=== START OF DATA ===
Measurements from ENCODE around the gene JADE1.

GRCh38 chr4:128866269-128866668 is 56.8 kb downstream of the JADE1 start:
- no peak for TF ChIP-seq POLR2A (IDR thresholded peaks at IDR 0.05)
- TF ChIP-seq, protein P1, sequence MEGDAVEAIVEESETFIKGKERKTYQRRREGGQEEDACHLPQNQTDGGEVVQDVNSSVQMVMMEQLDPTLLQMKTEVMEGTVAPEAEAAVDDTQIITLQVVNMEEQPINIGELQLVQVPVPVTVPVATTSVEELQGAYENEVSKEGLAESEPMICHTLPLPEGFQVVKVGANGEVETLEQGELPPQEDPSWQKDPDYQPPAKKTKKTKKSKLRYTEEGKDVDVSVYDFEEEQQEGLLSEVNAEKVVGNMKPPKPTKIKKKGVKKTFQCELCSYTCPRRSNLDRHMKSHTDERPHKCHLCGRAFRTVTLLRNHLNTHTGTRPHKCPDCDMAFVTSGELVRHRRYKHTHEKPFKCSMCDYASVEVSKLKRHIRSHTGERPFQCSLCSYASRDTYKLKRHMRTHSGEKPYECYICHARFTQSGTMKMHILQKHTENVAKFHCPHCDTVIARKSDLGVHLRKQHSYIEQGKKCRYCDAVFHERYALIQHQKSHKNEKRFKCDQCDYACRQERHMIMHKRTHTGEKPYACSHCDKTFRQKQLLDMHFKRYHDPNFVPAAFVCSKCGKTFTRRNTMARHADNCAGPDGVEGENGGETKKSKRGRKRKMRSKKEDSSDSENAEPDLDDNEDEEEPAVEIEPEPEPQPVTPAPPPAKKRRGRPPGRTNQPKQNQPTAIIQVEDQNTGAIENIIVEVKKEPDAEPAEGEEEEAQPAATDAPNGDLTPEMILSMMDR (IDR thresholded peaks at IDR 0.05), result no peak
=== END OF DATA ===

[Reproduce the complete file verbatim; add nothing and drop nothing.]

Measurements from ENCODE around the gene JADE1.

GRCh38 chr4:128866269-128866668 is 56.8 kb downstream of the JADE1 start:
- no peak for TF ChIP-seq POLR2A (IDR thresholded peaks at IDR 0.05)
- TF ChIP-seq, protein P1, sequence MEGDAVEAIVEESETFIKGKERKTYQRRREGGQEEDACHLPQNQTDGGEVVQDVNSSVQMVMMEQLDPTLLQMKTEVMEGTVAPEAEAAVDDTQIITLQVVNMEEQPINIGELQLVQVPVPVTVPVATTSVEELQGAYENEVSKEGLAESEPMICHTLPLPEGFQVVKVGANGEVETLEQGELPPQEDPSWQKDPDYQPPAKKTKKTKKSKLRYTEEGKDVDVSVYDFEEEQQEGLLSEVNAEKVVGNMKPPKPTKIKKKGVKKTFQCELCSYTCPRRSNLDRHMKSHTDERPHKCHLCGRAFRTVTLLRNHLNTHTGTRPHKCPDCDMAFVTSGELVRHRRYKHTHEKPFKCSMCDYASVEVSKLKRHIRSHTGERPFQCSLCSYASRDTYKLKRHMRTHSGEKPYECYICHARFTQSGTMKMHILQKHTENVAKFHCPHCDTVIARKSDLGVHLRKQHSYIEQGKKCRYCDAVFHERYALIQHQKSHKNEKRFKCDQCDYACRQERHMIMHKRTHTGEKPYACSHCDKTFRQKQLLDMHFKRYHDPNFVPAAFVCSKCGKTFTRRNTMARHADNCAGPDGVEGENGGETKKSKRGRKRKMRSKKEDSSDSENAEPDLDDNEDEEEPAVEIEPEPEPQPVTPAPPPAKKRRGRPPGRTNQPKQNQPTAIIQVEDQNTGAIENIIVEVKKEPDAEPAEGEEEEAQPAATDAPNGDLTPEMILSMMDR (IDR thresholded peaks at IDR 0.05), result no peak